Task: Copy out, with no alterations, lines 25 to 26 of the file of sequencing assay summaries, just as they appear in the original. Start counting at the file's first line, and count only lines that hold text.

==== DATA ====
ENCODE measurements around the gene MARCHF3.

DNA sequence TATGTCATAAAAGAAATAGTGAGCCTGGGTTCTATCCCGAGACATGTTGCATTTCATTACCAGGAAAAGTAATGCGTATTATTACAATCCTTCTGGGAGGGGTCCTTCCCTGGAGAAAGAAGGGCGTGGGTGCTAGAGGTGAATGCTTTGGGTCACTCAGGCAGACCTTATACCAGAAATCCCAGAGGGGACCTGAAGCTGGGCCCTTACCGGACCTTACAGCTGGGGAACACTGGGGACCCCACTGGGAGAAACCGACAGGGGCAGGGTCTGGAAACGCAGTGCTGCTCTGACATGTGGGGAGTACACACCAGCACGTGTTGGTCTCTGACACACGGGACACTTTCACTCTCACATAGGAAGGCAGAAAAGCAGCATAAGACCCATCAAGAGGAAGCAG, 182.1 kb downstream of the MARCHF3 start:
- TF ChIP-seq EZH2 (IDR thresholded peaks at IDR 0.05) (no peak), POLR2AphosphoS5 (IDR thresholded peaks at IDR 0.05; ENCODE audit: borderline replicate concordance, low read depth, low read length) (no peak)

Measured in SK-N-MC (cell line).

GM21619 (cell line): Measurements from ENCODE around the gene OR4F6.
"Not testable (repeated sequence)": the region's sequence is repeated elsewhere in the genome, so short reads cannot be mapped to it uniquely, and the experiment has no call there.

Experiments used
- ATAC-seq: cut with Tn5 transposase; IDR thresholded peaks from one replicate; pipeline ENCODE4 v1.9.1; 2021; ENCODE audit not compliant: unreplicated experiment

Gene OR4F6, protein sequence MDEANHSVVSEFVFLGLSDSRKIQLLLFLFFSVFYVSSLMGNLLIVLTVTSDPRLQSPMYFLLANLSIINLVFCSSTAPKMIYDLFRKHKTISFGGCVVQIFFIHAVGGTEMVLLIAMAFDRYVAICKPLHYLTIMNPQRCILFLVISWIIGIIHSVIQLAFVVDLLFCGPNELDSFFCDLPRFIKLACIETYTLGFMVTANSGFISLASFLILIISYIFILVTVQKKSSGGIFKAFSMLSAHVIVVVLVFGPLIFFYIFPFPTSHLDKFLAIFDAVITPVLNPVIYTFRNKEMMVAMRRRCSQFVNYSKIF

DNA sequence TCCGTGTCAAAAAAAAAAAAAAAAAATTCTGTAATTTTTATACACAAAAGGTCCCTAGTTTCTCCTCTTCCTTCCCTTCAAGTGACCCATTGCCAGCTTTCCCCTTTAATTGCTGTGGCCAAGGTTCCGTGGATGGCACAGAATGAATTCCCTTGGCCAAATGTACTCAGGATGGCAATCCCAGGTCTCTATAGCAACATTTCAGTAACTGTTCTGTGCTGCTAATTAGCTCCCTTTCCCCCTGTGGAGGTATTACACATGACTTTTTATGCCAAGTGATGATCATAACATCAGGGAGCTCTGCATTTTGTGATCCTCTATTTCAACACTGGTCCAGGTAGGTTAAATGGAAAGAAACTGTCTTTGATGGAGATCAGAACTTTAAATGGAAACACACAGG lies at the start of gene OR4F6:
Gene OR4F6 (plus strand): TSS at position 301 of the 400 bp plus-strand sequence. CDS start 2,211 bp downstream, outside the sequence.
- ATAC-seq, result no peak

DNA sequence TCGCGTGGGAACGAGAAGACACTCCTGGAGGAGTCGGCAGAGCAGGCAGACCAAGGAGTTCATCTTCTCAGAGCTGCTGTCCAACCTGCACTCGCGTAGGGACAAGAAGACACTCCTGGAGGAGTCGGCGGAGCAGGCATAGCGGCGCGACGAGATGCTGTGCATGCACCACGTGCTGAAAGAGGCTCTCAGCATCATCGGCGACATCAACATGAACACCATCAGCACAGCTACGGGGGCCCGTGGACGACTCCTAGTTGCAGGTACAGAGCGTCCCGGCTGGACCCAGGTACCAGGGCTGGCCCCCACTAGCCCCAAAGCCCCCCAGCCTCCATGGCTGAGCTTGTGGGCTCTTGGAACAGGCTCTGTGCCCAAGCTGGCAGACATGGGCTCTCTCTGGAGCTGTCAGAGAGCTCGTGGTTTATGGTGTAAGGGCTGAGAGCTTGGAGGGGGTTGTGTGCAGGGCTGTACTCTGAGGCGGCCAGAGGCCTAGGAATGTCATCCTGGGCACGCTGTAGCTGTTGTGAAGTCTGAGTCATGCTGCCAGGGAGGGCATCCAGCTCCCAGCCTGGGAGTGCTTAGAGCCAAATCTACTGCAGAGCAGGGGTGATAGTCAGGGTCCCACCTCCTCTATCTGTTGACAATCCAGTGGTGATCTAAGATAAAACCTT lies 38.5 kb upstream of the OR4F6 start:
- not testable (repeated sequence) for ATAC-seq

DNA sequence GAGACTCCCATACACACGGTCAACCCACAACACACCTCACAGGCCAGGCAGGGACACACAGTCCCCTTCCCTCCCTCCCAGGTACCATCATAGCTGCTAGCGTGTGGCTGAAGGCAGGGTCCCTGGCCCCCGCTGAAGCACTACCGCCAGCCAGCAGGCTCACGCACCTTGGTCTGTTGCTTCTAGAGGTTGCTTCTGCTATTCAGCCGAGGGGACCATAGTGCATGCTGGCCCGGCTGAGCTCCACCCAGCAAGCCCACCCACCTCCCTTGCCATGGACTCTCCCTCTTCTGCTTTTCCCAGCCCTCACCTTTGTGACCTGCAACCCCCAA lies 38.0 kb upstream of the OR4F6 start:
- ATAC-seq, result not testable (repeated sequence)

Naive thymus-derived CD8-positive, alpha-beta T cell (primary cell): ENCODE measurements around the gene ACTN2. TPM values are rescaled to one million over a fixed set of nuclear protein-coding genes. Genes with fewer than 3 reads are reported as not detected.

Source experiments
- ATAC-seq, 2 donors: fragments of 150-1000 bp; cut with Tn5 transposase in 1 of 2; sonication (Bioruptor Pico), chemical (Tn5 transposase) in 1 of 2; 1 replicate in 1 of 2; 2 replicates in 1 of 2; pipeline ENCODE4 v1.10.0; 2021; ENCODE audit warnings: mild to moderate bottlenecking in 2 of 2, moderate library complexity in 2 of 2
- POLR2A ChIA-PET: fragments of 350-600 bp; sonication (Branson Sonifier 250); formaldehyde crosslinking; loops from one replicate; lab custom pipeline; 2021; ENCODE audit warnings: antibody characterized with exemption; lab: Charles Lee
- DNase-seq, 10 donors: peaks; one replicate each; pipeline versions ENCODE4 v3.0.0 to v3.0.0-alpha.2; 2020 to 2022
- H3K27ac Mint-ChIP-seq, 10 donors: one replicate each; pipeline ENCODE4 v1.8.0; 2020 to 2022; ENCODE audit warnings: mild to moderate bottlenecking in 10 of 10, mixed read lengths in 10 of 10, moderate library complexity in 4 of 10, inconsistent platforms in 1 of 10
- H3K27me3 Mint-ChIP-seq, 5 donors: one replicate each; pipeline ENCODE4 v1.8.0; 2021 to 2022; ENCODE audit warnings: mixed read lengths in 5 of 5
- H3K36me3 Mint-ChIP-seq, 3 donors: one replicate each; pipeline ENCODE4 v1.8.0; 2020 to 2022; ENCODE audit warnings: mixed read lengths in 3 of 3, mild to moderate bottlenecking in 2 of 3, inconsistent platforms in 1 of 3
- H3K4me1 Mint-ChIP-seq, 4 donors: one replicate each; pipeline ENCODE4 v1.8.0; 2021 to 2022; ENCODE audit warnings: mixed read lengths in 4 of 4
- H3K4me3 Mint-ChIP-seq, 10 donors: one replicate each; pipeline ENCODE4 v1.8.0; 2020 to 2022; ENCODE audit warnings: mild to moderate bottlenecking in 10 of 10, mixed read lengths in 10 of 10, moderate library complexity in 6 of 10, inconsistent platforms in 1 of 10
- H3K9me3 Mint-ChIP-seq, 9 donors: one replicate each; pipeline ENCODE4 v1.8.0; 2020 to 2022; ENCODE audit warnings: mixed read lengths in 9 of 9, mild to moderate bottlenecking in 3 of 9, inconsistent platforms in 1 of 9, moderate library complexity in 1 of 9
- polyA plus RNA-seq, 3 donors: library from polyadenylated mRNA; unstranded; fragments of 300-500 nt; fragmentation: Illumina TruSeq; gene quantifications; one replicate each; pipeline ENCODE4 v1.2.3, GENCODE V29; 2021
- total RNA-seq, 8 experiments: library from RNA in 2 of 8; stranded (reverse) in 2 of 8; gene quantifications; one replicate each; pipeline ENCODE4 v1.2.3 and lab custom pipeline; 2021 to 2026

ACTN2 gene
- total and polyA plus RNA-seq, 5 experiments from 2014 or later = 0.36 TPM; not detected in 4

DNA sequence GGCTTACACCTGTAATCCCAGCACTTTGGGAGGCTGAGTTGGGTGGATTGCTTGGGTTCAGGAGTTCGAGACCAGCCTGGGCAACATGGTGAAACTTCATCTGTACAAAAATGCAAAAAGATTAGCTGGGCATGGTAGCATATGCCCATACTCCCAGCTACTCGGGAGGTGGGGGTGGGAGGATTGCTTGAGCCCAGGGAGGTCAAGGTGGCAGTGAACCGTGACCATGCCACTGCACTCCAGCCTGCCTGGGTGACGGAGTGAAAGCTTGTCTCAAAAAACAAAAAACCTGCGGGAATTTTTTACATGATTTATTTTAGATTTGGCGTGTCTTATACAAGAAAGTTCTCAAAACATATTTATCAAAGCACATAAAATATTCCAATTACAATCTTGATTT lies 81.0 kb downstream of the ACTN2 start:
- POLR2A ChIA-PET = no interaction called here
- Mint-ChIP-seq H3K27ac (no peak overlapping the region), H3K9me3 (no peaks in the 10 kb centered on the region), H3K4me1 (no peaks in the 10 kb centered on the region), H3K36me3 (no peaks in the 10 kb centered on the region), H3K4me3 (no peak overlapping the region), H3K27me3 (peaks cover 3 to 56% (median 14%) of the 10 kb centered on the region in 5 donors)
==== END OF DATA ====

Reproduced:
- H3K4me1 Mint-ChIP-seq, 4 donors: one replicate each; pipeline ENCODE4 v1.8.0; 2021 to 2022; ENCODE audit warnings: mixed read lengths in 4 of 4
- H3K4me3 Mint-ChIP-seq, 10 donors: one replicate each; pipeline ENCODE4 v1.8.0; 2020 to 2022; ENCODE audit warnings: mild to moderate bottlenecking in 10 of 10, mixed read lengths in 10 of 10, moderate library complexity in 6 of 10, inconsistent platforms in 1 of 10